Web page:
evaluate a trie bitmap in the second entry of the short route table to determine a default route is to be used for the second network packet; and
forward the second network packet according to the default route via one of the physical network interfaces.

24. The networking device of claim 21, wherein to determine the entry in the short route table corresponding to the network packet, the packet processor is configured to determine the entry according to a virtual routing and forwarding (VRF) identifier associated with the network packet.

25. The networking device of claim 21, wherein to determine the pointer to the next hop address table according to the offset of the set bit in the trie bitmap, the packet processor is configured to apply the offset to a pointer to a pointer lookup table that includes the pointer to the next hop address table, wherein the pointer to the pointer lookup table is included in the entry of the short route table.

26. The networking device of claim 21, wherein the different types of network packets comprise Internet Protocol version 4 (IPv4) and Internet Protocol version 6 (IPv6).

27. A method, comprising:

receiving a network packet at a packet processor;
determining, by the packet processor, an entry in a short route table corresponding to the network packet;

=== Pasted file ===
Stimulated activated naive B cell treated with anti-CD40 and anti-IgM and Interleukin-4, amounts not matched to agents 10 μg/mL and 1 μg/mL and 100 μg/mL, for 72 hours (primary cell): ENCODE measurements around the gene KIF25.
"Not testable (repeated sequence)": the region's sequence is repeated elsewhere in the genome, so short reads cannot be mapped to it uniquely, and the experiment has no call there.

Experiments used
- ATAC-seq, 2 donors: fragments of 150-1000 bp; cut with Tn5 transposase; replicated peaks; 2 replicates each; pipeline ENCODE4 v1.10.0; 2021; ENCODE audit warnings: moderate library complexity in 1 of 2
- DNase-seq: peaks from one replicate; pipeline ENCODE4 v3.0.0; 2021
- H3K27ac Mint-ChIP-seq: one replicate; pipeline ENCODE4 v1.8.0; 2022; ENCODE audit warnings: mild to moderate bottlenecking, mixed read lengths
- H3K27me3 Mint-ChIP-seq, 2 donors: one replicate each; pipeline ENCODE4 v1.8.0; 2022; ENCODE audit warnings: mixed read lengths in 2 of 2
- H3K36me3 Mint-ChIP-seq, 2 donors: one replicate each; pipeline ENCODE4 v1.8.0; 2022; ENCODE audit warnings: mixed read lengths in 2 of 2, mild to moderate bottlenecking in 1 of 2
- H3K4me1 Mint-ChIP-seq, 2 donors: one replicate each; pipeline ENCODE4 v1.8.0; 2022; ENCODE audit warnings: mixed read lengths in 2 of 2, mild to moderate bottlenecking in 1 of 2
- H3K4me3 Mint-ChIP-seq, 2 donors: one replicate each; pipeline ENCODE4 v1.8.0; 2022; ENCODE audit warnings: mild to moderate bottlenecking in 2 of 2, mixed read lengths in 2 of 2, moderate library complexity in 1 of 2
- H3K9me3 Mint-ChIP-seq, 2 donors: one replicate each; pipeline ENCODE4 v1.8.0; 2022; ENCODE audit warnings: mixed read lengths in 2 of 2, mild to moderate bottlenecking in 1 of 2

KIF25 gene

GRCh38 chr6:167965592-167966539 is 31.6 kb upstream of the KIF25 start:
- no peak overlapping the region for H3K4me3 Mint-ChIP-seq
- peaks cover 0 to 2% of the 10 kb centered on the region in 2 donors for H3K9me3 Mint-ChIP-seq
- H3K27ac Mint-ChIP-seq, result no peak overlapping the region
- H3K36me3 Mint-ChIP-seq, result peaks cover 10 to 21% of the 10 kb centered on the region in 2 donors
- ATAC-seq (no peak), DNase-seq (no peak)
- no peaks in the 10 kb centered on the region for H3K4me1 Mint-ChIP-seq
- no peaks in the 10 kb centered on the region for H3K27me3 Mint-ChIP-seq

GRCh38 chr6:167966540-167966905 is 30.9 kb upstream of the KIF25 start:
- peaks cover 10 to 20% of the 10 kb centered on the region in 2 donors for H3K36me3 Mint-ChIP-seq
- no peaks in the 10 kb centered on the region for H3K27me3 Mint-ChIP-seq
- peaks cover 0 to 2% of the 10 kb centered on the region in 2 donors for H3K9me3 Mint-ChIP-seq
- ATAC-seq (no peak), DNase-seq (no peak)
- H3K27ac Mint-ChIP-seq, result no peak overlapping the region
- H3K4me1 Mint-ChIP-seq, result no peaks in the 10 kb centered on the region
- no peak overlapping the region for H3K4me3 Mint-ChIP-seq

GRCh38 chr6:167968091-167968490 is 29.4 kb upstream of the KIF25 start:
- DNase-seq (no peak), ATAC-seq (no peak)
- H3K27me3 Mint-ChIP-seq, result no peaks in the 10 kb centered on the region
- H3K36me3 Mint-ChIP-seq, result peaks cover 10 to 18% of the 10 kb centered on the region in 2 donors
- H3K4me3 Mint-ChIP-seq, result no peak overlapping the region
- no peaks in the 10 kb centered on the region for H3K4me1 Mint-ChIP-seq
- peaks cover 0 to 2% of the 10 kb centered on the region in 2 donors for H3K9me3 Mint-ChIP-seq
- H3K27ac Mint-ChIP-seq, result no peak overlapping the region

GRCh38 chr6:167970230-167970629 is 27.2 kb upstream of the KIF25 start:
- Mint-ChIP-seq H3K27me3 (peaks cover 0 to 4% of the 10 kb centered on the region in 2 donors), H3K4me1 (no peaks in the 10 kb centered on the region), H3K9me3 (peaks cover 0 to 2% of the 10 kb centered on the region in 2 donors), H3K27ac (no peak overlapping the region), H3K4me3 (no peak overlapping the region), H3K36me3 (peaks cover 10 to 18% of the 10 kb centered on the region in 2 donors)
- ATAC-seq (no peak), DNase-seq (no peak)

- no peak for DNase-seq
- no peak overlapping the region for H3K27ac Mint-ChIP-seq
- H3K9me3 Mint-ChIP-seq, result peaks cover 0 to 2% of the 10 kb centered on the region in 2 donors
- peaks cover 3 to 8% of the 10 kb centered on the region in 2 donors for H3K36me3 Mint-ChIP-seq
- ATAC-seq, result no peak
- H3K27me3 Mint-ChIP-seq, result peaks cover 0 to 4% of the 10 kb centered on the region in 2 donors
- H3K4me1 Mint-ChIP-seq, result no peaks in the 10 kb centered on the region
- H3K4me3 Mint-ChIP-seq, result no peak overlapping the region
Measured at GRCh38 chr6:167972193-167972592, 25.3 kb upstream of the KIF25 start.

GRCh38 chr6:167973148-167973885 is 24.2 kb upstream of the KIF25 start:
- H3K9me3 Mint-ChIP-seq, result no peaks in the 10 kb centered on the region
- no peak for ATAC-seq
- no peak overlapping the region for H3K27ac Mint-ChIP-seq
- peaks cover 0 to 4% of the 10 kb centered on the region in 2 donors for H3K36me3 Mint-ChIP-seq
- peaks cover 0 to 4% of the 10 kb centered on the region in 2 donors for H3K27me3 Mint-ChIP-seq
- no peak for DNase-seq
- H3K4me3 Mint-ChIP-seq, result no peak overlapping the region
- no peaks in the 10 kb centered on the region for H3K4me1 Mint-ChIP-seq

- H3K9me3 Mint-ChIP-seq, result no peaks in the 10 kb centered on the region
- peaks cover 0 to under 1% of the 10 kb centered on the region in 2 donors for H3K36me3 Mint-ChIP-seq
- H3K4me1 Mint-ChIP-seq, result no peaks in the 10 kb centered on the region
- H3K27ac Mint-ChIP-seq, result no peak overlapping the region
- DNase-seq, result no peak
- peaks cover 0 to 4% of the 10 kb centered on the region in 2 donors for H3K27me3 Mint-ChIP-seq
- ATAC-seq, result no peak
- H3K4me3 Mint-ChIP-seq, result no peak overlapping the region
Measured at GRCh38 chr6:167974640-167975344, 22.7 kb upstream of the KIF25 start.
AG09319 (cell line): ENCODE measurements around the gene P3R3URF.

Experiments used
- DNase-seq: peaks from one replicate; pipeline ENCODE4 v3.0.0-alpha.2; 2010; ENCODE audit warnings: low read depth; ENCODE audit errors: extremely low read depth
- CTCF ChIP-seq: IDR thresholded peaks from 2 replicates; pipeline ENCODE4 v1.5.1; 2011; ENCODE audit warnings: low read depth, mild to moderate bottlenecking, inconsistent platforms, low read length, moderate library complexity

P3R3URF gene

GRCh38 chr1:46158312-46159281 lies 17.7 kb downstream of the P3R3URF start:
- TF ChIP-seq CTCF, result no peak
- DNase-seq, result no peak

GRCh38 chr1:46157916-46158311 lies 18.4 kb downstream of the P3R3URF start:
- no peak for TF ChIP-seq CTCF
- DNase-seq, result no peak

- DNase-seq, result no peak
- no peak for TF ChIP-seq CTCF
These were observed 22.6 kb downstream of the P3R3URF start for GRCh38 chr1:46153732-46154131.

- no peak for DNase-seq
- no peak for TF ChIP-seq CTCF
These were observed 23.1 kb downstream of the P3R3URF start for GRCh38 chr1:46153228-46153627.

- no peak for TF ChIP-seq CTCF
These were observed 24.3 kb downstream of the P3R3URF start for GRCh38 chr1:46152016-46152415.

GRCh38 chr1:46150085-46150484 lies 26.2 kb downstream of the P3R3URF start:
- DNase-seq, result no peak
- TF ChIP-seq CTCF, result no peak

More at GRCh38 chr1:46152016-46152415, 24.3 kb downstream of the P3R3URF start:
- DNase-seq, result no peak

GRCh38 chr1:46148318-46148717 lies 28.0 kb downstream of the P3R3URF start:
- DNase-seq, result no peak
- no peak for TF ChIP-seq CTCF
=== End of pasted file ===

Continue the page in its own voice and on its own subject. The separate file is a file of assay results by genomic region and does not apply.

evaluating, by the packet processor, a trie bitmap in the entry of the short route table to identify a forwarding route that is a longest prefix match for the network packet;
determining, by the packet processor, a pointer to a next hop address table according to an offset of a set bit in the trie bitmap that indicates the longest prefix match for the network packet; and
forwarding, by the packet processor, the network packet according to a lookup performed at the next hop address table according to the determined pointer.

28. The method of claim 27, further comprising:

determining, by the packet processor, that the longest prefix match for the network packet is not found in a forwarding table, wherein the determination of the entry in the short route table is performed responsive to the determination that the longest prefix match for the network packet is not found in the forwarding table.

29. The method of claim 27, further comprising:

receiving, at the packet processor, a second network packet;
determining, by the packet processor, another entry in the short route table corresponding to the second network packet;
evaluating, by the packet processor, a trie bitmap in the second entry of the short route table to determine a default route is to be used for the second network packet; and
forwarding, by the packet processor, the second network packet according to the default route.